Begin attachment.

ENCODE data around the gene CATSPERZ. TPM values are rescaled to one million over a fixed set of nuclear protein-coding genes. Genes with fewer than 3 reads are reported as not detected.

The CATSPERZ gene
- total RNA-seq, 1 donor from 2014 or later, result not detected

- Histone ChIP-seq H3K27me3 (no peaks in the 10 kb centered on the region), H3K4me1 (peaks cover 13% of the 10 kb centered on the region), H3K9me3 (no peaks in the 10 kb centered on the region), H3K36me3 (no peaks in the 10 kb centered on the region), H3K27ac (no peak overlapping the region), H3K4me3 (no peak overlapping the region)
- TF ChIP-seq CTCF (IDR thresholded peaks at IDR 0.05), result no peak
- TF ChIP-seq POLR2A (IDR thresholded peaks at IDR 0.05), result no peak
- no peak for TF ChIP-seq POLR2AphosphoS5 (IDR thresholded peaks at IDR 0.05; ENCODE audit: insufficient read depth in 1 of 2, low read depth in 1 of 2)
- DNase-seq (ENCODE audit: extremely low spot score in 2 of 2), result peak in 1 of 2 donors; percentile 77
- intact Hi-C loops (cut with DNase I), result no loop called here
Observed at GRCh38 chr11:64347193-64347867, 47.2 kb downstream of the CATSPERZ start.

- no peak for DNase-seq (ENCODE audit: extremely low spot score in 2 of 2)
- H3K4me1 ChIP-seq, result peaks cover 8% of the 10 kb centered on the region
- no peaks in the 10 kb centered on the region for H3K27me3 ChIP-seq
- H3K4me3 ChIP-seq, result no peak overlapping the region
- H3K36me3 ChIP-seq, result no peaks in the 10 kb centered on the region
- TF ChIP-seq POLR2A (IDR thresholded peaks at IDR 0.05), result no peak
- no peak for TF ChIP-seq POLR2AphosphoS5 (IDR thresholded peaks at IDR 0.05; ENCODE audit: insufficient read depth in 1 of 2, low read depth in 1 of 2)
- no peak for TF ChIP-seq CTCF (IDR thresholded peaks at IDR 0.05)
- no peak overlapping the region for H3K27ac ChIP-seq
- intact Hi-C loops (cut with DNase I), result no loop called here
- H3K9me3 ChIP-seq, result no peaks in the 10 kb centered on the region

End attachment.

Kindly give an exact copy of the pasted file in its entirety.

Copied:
ENCODE data around the gene CATSPERZ. TPM values are rescaled to one million over a fixed set of nuclear protein-coding genes. Genes with fewer than 3 reads are reported as not detected.

The CATSPERZ gene
- total RNA-seq, 1 donor from 2014 or later, result not detected

- Histone ChIP-seq H3K27me3 (no peaks in the 10 kb centered on the region), H3K4me1 (peaks cover 13% of the 10 kb centered on the region), H3K9me3 (no peaks in the 10 kb centered on the region), H3K36me3 (no peaks in the 10 kb centered on the region), H3K27ac (no peak overlapping the region), H3K4me3 (no peak overlapping the region)
- TF ChIP-seq CTCF (IDR thresholded peaks at IDR 0.05), result no peak
- TF ChIP-seq POLR2A (IDR thresholded peaks at IDR 0.05), result no peak
- no peak for TF ChIP-seq POLR2AphosphoS5 (IDR thresholded peaks at IDR 0.05; ENCODE audit: insufficient read depth in 1 of 2, low read depth in 1 of 2)
- DNase-seq (ENCODE audit: extremely low spot score in 2 of 2), result peak in 1 of 2 donors; percentile 77
- intact Hi-C loops (cut with DNase I), result no loop called here
Observed at GRCh38 chr11:64347193-64347867, 47.2 kb downstream of the CATSPERZ start.

- no peak for DNase-seq (ENCODE audit: extremely low spot score in 2 of 2)
- H3K4me1 ChIP-seq, result peaks cover 8% of the 10 kb centered on the region
- no peaks in the 10 kb centered on the region for H3K27me3 ChIP-seq
- H3K4me3 ChIP-seq, result no peak overlapping the region
- H3K36me3 ChIP-seq, result no peaks in the 10 kb centered on the region
- TF ChIP-seq POLR2A (IDR thresholded peaks at IDR 0.05), result no peak
- no peak for TF ChIP-seq POLR2AphosphoS5 (IDR thresholded peaks at IDR 0.05; ENCODE audit: insufficient read depth in 1 of 2, low read depth in 1 of 2)
- no peak for TF ChIP-seq CTCF (IDR thresholded peaks at IDR 0.05)
- no peak overlapping the region for H3K27ac ChIP-seq
- intact Hi-C loops (cut with DNase I), result no loop called here
- H3K9me3 ChIP-seq, result no peaks in the 10 kb centered on the region